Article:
4 Famous Movies With Insane Music Video Tie-Ins

In the land of milk and honey that was the pre-Internet entertainment industry, studios would frequently release tie-in music videos from the soundtracks of their big upcoming movies to get the hype train started early for solitary, sun-frightened middle school students such as myself. Tuning in to MTV to see glossy musical montages of the latest Godzilla and/or Will Smith movie was a more reliable fixture of my summers than the beach, family vacations, or friendship, and when I lie on my deathbed five hundred years from now, as was foretold, my only regret will be that I didn't spend more time watching MTV and getting unnaturally excited for Batman Forever while other children were playing outside. Virtually all of these music videos are utterly terrible, but here are four that managed to rise above that distinction to become totally insane.

#4. The Goonies

Warner Bros./Amblin Entertainment

The Goonies, everyone's favorite movie about neglected children putting themselves in extreme danger to correct the grievous financial mistakes of their parents, had not one but two separate tie-in music videos by 1980s pop superstar Cyndi Lauper. This is not to suggest that she recorded two different songs for The Goonies soundtrack -- she made two videos and just used the same song twice. Lauper's two-part multimedia assault, "The Goonies R Good Enough," has almost nothing in common with the actual film The Goonies, apart from the vague concept of unclaimed pirate treasure.

Portrait/Warner Bros./Amblin Entertainment
That entire chest will almost certainly be confiscated by the federal government.

For example, Lauper's music videos are cast almost exclusively with professional wrestlers, despite the fact that the film does not feature any professional wrestlers, nor is professional wrestling a major plot point (in fact, at no point in The Goonies is professional wrestling even mentioned). It's like she stared really hard at the poster for two hours instead of actually sitting through the movie, and wrote a completely different narrative in her mind, wherein she and Captain Lou Albano have to track down a booby-trapped cache of pirate treasure in order to save their gas station -- which, as the video firmly establishes, is in the middle of a desperately unsuccessful bake sale.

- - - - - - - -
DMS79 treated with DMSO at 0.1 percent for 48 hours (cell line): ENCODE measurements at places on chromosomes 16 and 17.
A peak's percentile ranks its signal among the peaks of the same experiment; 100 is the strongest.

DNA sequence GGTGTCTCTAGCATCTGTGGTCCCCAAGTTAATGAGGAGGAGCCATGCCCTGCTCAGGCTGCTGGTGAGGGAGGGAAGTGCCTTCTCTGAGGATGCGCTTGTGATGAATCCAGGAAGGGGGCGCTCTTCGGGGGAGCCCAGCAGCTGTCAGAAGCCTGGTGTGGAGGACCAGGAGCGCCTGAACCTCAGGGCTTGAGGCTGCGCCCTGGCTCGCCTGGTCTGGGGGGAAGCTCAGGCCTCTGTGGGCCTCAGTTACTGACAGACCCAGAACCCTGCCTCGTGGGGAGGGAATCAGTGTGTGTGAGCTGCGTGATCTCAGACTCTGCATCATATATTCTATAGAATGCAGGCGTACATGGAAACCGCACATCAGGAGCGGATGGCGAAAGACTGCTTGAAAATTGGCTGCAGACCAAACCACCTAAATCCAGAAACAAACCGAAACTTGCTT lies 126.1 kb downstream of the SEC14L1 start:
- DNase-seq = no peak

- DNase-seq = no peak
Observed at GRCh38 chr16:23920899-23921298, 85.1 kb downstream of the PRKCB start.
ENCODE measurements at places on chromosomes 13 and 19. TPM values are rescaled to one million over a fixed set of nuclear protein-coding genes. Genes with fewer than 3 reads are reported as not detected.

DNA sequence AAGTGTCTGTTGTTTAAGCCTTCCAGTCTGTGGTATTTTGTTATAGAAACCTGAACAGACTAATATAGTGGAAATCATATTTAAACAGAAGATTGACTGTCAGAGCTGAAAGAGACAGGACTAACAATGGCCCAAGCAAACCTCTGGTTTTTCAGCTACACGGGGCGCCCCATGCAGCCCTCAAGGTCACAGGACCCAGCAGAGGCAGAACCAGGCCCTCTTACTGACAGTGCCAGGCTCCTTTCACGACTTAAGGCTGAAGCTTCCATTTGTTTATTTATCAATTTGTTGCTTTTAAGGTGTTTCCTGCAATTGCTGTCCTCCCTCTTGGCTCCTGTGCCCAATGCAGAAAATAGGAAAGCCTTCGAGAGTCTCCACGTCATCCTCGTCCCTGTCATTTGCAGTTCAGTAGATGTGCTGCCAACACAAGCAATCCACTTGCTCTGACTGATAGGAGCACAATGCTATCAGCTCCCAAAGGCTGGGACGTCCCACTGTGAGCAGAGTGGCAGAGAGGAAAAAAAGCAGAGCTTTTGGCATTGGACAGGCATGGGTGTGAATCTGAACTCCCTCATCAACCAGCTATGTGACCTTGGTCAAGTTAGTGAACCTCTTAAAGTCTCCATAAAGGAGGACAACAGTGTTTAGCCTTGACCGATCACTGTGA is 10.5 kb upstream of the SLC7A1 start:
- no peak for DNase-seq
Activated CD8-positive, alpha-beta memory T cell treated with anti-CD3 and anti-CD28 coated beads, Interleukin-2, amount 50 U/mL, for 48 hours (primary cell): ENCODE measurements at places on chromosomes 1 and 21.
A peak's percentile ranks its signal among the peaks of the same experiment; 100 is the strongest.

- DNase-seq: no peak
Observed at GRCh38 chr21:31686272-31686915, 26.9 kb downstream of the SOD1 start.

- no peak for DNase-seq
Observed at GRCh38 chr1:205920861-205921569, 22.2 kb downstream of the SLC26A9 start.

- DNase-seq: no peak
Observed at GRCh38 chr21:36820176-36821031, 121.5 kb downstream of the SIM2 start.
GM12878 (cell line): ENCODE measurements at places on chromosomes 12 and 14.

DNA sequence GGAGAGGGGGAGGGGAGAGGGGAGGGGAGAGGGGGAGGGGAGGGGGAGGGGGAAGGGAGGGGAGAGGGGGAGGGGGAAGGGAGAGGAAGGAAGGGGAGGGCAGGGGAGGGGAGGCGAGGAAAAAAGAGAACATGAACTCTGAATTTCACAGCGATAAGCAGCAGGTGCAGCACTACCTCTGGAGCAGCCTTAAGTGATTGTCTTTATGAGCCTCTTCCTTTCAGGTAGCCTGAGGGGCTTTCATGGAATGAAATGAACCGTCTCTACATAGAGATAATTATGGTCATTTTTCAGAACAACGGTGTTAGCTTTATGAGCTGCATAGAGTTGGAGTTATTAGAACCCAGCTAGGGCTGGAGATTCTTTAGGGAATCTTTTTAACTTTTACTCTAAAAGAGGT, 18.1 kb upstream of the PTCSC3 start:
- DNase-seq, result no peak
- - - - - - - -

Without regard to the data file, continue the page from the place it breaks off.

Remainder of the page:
Portrait/Warner Bros./Amblin Entertainment
In fairness, "free cookies with gas" can be catastrophically misconstrued.

Roddy Piper, Classy Freddie Blassie, and the Iron Sheik pull up in a limousine for the explicit purpose of refusing to patronize the Lauper family business.

Portrait/Warner Bros./Amblin Entertainment

Meanwhile, Nikolai Volkoff drives by in a pickup truck, milking a ceramic cow. We are now two minutes into this music video and we have yet to hear a single note of music.

Portrait/Warner Bros./Amblin Entertainment
The subaudible shrieks of madness melting out of the screen cannot be considered "music" in the traditional sense.

Cyndi lifts up a portrait of Captain Lou's rubber-band-faced pirate uncle to uncover a hidden cave that was apparently just waiting behind the wall of their service shop. She crawls inside and spends the next several seconds screaming at an animatronic skeleton like Sam Kinison having a violent stroke on the Pirates of the Caribbean ride.

Portrait/Warner Bros./Amblin Entertainment

The Goonies themselves do not actually appear until the four-and-a-half minute mark, at which point they teleport in on a wave of 1960s sitcom special effects, wearing t-shirts emblazoned with a string of letters that spell out "The Goonies" if they stand in the correct order, which of course they fail to do initially, because this is a comedy.

Portrait/Warner Bros./Amblin Entertainment
Chunk has two letters on his shirt, because Chunk is fat.

It's like a tiny window into the future of Hollywood; Josh Brolin is a Lennon-haired shadow of the man who will eventually glue a bunch of old spaghetti to his face to play Jonah Hex, Sean Astin displays the moon-faced earnestness he will come to be known for, and Corey Feldman looks like a teenager who has experienced nothing but angry erections, which is a look he'll never grow out of. Unfortunately for us all, this will not be the last time Corey Feldman appears in a music video.

Corey Feldman/CiFi Records
I'm pretty sure this is part of a prophecy.

The group excitedly compares treasure maps, and we are treated to a minute-long montage of scenes from the film, after which the evil wrestlers from the beginning of the video show up and attack the Goonies, while Cyndi Lauper stands by and refuses to call child services. Then a witch shows up for some fucking reason and Cyndi nearly drowns in a subterranean waterfall after calling out to Steven Spielberg for help. In the overwhelmingly likely event that you have forgotten, let me remind you that this is the official music video tie-in to a movie about a bunch of kids hunting for pirate treasure to save their town from villainous country club developers. A pop star getting attacked by a witch before taking a sharp right turn into self-referential industry humor probably sailed right over the heads of The Goonies' target audience like a paper lantern full of Reaganomics jokes.